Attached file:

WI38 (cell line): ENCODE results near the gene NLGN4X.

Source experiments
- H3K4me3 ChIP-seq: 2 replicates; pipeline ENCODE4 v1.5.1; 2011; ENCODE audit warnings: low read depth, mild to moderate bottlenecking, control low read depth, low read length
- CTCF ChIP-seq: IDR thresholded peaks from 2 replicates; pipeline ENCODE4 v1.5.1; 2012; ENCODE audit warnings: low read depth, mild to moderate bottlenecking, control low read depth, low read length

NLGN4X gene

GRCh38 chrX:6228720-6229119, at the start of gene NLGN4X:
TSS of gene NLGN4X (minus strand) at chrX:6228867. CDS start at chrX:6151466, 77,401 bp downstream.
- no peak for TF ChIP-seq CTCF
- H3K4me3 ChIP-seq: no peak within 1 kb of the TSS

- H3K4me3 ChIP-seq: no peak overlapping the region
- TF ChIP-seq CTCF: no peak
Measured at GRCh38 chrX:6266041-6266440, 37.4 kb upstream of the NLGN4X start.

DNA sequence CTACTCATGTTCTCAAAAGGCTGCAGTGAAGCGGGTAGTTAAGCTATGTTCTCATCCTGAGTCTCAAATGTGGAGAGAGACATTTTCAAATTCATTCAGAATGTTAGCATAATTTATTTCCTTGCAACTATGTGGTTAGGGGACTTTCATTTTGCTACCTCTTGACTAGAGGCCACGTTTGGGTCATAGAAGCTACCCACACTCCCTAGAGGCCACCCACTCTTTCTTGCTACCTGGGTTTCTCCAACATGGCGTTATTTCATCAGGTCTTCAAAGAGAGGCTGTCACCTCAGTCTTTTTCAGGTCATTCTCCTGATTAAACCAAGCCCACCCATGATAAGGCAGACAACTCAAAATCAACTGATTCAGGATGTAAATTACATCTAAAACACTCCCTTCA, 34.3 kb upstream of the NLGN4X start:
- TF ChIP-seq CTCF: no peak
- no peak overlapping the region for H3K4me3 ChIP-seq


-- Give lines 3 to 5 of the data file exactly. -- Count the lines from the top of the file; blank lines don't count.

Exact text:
- H3K4me3 ChIP-seq: 2 replicates; pipeline ENCODE4 v1.5.1; 2011; ENCODE audit warnings: low read depth, mild to moderate bottlenecking, control low read depth, low read length
- CTCF ChIP-seq: IDR thresholded peaks from 2 replicates; pipeline ENCODE4 v1.5.1; 2012; ENCODE audit warnings: low read depth, mild to moderate bottlenecking, control low read depth, low read length

NLGN4X gene